BIOL 69600 Stem Cells and Disease
Session Offered:Spring Credit 1
Course Description - For many years cell, molecular and developmental biologists have studied how embryonic cells commit to a particular cell lineage and terminally differentiate into a specialized cell type. A wealth of information has been obtained by identifying genes that define the differentiated cell and how these genes are transcriptionally regulated. Having "conquered" this important biological problem, investigators have now begun to focus on manipulating differentiated cells to reverse their developmental history and regain their original pluripotent state or to directly transdifferentiate into a different cell type. For example, it is now possible to reprogram terminally differentiated cells directly to an alternative differentiated state or to a stem cell state where the cells can be induced to form other cell types. In both cases, wholesale alterations in gene expression patterns occur, revealing the complexity of these molecular changes.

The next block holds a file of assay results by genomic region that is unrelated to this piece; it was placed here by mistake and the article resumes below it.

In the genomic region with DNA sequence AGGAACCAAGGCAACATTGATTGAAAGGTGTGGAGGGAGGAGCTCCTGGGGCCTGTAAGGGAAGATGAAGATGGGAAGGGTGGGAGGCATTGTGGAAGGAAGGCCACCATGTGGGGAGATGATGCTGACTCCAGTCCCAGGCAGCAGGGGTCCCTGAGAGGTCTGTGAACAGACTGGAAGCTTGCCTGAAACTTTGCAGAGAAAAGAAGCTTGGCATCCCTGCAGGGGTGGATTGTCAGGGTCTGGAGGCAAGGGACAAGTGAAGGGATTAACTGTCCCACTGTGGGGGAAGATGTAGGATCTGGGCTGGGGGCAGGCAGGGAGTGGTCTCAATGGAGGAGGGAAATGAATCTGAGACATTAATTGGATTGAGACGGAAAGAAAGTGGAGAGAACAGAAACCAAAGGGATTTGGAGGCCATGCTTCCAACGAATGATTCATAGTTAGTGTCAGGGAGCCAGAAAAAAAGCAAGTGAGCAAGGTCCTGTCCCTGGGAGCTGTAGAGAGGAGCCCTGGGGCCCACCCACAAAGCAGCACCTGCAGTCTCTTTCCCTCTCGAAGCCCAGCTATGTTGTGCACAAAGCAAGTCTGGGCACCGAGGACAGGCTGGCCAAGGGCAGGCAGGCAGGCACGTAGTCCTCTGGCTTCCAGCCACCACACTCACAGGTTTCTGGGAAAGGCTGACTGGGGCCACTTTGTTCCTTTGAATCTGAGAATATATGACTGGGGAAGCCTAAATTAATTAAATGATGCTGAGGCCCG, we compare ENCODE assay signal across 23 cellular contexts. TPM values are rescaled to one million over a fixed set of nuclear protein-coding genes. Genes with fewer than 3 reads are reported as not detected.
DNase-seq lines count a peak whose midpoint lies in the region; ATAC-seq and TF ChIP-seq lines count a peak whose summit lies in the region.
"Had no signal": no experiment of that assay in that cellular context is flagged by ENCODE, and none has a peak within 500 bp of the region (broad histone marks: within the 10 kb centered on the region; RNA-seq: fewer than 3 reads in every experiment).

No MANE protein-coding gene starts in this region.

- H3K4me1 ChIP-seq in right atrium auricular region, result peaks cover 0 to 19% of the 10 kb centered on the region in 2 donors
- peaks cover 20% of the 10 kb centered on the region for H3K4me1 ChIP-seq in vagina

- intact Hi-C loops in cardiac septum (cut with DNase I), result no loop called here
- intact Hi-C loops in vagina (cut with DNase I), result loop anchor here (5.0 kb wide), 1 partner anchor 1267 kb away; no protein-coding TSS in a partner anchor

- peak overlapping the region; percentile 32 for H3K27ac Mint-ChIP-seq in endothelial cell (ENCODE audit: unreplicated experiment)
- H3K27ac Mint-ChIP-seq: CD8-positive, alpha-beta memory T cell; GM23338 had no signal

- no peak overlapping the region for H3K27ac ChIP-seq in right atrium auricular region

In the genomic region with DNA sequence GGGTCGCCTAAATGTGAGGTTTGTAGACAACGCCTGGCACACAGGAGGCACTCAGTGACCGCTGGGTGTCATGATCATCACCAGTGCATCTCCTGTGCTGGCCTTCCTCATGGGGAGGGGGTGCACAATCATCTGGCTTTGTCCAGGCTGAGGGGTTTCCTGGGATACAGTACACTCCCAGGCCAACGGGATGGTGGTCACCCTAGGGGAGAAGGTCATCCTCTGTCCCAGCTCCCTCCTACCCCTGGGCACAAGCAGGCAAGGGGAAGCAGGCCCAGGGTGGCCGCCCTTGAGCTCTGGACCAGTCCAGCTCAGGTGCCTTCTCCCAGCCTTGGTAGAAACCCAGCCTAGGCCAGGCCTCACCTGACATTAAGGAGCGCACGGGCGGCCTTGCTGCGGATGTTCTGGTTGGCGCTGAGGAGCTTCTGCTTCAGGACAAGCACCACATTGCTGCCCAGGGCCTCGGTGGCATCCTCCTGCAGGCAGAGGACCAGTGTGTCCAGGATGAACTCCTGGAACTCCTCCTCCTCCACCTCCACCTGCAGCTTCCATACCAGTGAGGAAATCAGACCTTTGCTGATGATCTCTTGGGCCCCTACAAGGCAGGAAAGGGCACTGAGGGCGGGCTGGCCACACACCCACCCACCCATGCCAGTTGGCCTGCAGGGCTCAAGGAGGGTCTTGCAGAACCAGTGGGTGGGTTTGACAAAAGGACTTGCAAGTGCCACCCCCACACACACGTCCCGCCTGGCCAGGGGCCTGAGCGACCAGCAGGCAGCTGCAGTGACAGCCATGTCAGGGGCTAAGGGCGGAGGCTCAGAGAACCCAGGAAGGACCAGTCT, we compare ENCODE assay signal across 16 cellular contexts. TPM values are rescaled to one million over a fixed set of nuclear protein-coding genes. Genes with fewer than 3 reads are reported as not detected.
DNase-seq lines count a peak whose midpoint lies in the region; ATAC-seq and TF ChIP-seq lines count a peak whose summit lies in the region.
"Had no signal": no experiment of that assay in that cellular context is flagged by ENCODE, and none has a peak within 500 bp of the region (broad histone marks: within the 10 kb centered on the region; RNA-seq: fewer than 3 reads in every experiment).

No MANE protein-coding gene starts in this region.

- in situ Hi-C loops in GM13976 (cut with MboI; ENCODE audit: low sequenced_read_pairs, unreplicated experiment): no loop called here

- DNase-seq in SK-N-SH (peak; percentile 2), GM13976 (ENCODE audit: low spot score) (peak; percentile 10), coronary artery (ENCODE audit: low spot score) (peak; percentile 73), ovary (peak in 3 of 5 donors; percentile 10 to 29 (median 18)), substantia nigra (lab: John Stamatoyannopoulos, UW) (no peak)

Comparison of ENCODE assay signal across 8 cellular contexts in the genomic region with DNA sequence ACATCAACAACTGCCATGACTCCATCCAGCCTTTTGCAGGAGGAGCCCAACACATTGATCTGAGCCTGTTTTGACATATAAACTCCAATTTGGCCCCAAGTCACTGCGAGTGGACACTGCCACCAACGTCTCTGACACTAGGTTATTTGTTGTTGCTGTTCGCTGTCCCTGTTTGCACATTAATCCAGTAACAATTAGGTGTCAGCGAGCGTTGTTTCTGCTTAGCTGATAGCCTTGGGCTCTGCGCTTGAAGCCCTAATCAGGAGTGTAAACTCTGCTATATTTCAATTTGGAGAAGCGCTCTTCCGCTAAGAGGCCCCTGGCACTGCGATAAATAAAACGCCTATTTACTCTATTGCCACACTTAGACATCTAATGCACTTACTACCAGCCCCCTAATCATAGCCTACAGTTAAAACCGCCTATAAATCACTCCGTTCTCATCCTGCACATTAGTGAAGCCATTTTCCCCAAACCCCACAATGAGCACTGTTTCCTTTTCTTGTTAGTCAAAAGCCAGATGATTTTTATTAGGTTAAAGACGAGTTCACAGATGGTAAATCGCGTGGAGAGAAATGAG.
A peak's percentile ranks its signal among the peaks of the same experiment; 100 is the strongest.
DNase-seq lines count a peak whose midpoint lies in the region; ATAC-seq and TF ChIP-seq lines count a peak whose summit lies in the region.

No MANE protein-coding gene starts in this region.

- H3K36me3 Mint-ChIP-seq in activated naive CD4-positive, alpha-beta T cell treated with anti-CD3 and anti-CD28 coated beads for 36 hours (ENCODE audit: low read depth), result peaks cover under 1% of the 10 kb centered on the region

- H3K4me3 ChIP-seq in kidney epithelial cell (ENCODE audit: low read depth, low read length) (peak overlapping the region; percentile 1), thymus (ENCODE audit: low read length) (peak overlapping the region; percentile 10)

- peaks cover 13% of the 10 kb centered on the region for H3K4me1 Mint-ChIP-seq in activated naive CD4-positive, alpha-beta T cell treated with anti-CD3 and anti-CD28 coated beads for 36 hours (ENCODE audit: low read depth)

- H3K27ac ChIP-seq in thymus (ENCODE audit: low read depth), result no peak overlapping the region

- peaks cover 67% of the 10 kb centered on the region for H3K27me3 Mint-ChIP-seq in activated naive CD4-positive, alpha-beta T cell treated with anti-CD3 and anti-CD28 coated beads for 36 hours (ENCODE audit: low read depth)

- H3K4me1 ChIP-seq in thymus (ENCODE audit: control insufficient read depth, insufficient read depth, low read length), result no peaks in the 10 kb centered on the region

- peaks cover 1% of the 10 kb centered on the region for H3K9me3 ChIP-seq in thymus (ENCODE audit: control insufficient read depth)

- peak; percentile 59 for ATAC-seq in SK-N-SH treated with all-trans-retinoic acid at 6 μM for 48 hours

During the semester students will be asked to research a particular topic in stem cell biology, cancer stem cell biology, animal disease models, and transgenic mouse strategies for addressing key issues on how altering the phenotype of adult cells may be used to treat human diseases. Each student will be assigned a single topic to research and to present to the class. For each topic the lead student is to provide the class with several articles to read in advance and also lead a discussion on their specific topic. Participation in discussions is an essential component of this class and attendance is mandatory. A final course grade will be determined by attendance, active participation and presentation of specific topics.
no text required
A final course grade will be determined by attendance, active participation and presentation of specific topics.
Back to all course descriptions